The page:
CORE

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Visible to the public SaTC: CORE: Small: Checking Security Checks in OS Kernels

Operating system (OS) kernels play a critical role in computer systems by virtually having complete control over the systems. OS kernels not only manage hardware and system resources, but also provide services and protection. Given these tasks, OS kernels have to process external untrusted inputs and perform complicated operations, both of which are error-prone. To avoid entering into erroneous states, OS kernels tend to enforce a large number of security checks---"if" and "switch" statements that are used to validate states. Unfortunately, security checks themselves are often buggy.

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Visible to the public SaTC: CORE: Small: The Blurring of Non-essential Notifications and Critical Security Warnings: Examining the Problem of Generalization in the Brain

This project measures how decreased attention to frequent software notifications negatively influences peoples' responses to uncommon security warnings that are truly critical. The researchers will use eye tracking equipment to examine this problem by measuring attention to notifications and warnings through eye gaze patterns, and individuals' decisions in response to these messages.

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Visible to the public SaTC: CORE: Small: Collaborative: Understanding and Mitigating Adversarial Manipulation of Content Curation Algorithms

Online social networks (OSNs) have fundamentally transformed how billions of people use the Internet. These users are increasingly discovering books, music bands, TV shows, movies, news articles, products, and other content through posts from trusted users that they follow. All major OSNs have deployed content curation algorithms that are designed to increase interaction and act as the "gatekeepers" of what users see.

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Visible to the public NSF-BSF: SaTC: CORE: Small: Blockchain Fairness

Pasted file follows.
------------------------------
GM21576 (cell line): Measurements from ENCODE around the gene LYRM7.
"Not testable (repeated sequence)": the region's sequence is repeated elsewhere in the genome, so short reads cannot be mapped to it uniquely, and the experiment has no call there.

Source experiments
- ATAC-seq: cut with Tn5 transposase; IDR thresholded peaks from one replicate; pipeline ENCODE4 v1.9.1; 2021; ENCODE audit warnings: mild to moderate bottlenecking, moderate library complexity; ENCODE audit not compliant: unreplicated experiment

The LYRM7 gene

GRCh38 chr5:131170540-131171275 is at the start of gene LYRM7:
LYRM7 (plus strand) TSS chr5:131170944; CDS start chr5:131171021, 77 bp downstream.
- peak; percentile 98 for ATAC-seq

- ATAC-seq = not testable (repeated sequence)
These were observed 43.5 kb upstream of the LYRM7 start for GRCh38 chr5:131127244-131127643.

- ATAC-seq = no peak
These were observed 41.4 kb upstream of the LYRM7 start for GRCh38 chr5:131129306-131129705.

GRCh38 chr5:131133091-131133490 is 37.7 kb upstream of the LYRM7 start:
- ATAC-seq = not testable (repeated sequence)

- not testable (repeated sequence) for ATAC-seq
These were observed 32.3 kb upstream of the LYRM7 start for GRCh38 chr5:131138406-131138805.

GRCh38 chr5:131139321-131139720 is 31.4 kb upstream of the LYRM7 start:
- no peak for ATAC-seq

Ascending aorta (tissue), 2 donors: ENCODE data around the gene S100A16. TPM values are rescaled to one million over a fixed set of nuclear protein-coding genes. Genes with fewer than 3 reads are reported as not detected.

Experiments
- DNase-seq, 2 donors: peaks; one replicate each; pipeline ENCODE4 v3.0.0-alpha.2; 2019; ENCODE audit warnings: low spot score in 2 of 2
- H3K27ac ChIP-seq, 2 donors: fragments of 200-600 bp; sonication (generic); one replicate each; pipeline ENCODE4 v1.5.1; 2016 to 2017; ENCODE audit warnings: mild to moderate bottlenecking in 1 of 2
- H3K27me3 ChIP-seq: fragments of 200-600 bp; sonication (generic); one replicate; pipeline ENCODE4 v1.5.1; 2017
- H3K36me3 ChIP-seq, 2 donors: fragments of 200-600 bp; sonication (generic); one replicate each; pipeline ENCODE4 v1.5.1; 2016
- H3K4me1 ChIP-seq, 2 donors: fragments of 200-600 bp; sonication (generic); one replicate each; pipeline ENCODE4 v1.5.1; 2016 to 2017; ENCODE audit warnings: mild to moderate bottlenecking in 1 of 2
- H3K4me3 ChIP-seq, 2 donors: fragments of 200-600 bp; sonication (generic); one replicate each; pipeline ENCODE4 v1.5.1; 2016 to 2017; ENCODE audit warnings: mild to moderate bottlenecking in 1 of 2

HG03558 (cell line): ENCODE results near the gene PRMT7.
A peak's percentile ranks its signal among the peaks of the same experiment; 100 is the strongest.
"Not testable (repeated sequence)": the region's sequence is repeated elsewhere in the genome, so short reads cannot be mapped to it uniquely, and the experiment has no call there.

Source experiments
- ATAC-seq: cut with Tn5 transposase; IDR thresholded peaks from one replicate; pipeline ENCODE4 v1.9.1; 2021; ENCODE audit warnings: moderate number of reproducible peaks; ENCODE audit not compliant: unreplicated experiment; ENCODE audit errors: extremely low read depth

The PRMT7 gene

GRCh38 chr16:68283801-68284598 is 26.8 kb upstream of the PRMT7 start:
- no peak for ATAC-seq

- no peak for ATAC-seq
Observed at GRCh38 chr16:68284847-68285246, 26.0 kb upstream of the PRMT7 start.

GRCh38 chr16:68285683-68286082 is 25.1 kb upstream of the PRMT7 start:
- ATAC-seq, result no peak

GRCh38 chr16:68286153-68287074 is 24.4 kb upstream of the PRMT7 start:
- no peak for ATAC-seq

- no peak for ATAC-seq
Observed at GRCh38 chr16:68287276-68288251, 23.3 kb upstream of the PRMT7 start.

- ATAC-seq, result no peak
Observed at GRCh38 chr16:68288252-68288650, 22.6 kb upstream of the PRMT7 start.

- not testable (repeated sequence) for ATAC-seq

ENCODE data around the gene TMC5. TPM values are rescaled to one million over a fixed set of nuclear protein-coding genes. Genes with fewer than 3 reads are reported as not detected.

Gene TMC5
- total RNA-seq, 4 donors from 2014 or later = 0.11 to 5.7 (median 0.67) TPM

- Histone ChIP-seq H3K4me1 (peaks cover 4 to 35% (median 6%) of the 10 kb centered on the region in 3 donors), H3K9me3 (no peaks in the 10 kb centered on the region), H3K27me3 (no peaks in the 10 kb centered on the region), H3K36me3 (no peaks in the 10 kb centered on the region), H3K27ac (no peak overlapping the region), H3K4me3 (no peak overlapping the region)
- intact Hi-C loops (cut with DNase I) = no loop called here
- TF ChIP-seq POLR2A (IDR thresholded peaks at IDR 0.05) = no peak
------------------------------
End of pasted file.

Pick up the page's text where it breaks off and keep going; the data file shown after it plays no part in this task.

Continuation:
Blockchains provide compelling security properties that enable powerful systems to be constructed without reliance on trusted third parties. Their rise has created successful, multi-billion dollar systems and has had a transformative impact on venture funding and the financial industry. Blockchains as currently designed, though, fail to enforce fairness for their users, meaning equal opportunities for fast transaction processing. The project investigators will seek to address the pervasive fairness deficiencies in blockchain systems.

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Visible to the public SaTC: CORE: Medium: Protecting Confidentiality and Integrity of Deep Neural Networks against Side-Channel and Fault Attacks

Deep learning (DL) has become a foundational means for solving diverse problems ranging from computer vision, natural language processing, digital surveillance to finance and healthcare. Security of the deep neural network (DNN) inference engines and trained DNN models on various platforms have become one of the biggest challenges in deploying artificial intelligence. Confidentiality breaches of the DNN model can facilitate manipulations of the DNN inference, resulting in potentially devastating consequences.

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Visible to the public SaTC: CORE: Small: A Secure Processor that Exploits Multicore Parallelism while Protecting Against Microarchitecture State Attacks